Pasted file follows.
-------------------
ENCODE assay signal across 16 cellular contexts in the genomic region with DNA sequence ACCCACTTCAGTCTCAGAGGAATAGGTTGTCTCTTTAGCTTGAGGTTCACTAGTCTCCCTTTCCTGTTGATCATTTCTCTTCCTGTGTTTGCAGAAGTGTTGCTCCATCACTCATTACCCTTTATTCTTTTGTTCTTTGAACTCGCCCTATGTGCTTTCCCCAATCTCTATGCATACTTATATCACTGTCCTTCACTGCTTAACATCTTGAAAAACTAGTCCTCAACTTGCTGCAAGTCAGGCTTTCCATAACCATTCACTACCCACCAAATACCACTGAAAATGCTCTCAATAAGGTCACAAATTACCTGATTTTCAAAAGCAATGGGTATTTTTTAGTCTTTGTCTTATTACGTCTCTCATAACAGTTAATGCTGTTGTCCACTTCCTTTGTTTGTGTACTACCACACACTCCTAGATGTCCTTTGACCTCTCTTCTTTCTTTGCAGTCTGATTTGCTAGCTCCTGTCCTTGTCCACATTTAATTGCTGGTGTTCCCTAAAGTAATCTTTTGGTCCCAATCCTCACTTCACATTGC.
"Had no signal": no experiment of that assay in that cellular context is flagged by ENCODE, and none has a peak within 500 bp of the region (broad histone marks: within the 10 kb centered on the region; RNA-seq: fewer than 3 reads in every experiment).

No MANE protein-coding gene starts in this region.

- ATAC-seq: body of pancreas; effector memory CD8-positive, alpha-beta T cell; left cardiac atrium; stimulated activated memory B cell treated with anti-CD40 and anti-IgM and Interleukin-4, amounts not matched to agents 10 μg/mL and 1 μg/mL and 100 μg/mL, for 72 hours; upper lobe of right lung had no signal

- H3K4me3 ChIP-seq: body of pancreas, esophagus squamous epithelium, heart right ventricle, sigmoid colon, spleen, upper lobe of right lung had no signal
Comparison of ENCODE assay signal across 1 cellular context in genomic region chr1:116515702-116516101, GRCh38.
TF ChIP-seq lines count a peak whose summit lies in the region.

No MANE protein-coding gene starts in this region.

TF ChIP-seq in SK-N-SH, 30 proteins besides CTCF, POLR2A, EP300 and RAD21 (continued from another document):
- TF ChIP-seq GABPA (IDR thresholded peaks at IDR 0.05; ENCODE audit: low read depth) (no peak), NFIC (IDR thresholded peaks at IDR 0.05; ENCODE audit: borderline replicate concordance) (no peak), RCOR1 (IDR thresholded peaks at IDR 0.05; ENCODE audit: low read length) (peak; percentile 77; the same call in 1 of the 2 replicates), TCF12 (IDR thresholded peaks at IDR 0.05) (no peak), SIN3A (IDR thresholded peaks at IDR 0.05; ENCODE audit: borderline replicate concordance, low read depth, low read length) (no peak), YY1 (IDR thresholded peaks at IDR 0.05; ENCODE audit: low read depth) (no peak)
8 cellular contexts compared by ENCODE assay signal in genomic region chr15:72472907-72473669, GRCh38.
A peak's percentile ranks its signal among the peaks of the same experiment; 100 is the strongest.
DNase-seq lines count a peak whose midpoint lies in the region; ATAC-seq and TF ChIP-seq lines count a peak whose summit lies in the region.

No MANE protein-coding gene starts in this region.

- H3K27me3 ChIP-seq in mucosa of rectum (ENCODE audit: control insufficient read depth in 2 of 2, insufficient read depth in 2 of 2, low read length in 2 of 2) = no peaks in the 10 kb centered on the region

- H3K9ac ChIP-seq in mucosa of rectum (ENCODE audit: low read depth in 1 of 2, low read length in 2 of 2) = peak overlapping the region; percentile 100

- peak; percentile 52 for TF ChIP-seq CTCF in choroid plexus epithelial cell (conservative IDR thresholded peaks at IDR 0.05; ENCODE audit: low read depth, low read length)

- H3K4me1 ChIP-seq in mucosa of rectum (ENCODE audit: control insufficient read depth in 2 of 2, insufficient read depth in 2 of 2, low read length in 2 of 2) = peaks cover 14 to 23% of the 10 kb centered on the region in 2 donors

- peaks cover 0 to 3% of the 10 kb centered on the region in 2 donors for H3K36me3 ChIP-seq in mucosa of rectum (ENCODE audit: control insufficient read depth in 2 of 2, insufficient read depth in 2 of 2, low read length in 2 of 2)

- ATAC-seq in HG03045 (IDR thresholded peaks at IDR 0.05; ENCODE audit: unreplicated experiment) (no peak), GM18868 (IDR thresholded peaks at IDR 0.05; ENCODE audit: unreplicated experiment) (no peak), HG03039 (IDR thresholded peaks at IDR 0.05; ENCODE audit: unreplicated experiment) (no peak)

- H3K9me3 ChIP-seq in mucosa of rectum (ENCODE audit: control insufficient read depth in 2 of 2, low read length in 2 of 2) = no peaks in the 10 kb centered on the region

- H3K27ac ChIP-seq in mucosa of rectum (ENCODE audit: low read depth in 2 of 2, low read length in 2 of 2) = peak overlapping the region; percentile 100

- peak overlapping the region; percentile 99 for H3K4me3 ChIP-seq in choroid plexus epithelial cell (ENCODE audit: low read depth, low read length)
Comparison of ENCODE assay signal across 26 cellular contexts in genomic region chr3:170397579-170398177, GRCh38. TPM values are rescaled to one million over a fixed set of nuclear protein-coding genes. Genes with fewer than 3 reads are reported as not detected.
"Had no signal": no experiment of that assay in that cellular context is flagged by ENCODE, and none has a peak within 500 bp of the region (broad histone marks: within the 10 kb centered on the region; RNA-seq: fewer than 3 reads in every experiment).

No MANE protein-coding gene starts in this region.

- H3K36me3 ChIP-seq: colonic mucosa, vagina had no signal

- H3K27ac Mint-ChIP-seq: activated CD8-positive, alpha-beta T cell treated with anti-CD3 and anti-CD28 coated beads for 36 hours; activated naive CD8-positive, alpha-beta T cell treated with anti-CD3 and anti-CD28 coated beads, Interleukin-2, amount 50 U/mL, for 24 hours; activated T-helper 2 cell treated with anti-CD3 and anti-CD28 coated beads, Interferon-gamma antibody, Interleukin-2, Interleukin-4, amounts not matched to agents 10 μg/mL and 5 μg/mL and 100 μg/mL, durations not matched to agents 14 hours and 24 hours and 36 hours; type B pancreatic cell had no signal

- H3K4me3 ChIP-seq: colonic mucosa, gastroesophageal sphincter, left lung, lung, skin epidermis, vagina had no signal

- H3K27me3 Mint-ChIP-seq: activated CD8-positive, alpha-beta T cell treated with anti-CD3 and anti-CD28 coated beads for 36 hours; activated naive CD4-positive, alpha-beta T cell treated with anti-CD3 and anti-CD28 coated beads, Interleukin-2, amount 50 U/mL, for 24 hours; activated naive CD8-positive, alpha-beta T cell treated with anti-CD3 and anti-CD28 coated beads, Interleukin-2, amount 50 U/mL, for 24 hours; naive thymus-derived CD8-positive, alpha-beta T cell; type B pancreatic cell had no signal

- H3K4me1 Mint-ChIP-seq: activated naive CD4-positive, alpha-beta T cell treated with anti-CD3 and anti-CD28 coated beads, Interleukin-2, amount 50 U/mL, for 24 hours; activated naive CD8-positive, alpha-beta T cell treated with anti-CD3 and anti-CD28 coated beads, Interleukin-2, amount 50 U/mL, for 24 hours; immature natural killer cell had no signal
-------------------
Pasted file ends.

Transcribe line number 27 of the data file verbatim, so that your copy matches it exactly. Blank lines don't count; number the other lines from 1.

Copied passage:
- H3K36me3 ChIP-seq: colonic mucosa, vagina had no signal